discover your created self

Why: For What Cause, Reason or Purpose

Seeking answers through collage work

Why do you think we ask why?

I posed that question to myself and fellow journal keepers in writing class this week. We’ve been making queries and seeking answers through the tip of our pens and random magazine images.

We’ve gleaned insight and shared wisdom by writing and talking and pondering questions together.

As the others in class write quietly, I join them in my own journal.

Here are my musings from yesterday:

Why do we ask why? Because we’re curious, we want to know more, to understand and to be understood, for comfort, for courage, for confidence? How to get it “right” or correct?

I ask why when I don’t understand. Why is not doubt–it’s curiosity; it’s cause and effect. A curious child asks why out of a need for knowledge and understanding. I don’t think it occurs to them that they might be questioning some authority–it’s just a simple why, a inquiry of how come such and such occurs this way or that way. But why do they keep asking why after someone explains–are they not satisfied with the answer? A teenager seemingly asks why out of some inner angst–but what if, they are just trying out their voice, wanting to be heard. Working out their own identity, purpose and reason for being.

As an adult, my whys have been more about wanting closure, to know why something happened to me or to someone else, questions for the Creator of the Universe. I want explanations. I need some defense or answer to give myself or another who is confused, baffled, hurting and broken. I demand an answer, but then I wonder will I be satisfied with such an answer. Maybe expressing why is more of a lament. A means to say out loud that I am confused, frustrated or even just curious. To use why as a lament helps me to grieve and to process unwelcome and unwieldly emotions and circumstances.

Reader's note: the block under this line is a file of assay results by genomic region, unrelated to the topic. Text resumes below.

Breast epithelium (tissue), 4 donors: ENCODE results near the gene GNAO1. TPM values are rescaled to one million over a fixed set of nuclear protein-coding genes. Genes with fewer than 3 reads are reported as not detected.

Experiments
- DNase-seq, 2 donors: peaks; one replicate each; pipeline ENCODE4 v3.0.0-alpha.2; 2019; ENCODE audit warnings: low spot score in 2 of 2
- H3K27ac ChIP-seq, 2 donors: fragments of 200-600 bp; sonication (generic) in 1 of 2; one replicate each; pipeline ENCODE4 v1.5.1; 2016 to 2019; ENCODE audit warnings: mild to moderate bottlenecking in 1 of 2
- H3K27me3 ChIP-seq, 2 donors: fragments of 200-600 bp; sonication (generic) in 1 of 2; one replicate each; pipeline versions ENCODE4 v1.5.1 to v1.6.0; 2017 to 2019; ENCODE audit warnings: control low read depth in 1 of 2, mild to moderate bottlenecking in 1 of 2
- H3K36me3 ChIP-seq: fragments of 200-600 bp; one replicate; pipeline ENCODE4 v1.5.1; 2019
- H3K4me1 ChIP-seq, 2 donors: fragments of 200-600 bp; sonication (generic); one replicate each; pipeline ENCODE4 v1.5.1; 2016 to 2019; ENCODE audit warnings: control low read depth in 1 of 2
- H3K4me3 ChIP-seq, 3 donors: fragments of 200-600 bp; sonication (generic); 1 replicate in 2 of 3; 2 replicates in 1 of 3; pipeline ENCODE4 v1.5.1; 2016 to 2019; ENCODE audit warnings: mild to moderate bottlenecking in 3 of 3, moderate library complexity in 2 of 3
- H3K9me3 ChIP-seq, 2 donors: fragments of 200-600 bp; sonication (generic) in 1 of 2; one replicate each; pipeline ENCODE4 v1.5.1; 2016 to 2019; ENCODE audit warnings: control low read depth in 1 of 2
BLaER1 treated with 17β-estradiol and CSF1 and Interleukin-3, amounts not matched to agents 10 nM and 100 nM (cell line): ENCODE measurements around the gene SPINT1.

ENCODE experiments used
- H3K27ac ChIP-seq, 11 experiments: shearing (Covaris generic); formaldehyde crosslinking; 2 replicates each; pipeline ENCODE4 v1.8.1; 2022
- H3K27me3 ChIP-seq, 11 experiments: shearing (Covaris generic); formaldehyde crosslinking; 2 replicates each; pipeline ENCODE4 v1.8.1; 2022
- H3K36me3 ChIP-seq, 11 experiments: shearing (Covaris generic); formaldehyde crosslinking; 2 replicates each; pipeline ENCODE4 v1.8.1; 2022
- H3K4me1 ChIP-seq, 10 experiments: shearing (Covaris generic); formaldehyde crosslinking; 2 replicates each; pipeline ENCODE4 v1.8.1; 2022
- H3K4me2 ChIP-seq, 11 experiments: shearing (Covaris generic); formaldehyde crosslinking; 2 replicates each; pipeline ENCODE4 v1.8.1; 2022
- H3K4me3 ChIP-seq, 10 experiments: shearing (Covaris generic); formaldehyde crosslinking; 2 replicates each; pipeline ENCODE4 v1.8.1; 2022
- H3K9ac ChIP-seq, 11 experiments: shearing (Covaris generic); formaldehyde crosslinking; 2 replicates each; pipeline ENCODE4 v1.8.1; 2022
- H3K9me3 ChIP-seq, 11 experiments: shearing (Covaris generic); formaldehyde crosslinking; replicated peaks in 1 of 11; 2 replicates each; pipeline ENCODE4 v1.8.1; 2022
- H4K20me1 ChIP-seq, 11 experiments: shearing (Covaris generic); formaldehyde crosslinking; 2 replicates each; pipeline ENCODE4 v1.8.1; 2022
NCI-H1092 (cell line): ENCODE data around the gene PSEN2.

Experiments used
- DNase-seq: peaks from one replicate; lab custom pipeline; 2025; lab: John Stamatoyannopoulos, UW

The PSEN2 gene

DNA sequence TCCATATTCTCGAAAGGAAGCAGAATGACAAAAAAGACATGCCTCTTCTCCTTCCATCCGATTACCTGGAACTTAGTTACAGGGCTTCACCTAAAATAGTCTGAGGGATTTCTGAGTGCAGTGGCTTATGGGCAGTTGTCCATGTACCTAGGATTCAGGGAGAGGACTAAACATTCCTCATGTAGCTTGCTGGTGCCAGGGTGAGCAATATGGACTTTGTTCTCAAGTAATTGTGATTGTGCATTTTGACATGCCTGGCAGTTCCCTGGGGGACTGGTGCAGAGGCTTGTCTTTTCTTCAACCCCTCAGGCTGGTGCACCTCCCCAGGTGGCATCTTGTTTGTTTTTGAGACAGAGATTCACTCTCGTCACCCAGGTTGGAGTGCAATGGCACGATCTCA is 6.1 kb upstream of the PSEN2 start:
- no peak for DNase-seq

It’s okay if I don’t get a solid answer to why. It’s okay to not know. We can ask why as a way to explore and discover, to express our emotions, even to test the validity or consistency of a thing, an idea or even another person’s actions toward us. We may not always be right. We might misconstrue motives or intent. We might never get an answer. But this doesn’t have to be as infuriating, as it might have been when the only answer from a parent was “because I said so!” Now, we can voice our whys and sit with the silences, the suppositions and the comfort of not needing to know it all.

After our writing time, I invited the class to respond to one of the following activities:

  • Imagine a child asking why. Write down questions they might ask.
  • Imagine a teenager asking why. Write out their questions.
  • Imagine an adult asking why. Compose their questions.
  • Create a magazine collage to answer your why questions.
  • Write a spine poem to answer one of your why questions.
  • Make a mind map of your why question to brainstorm answers and insights.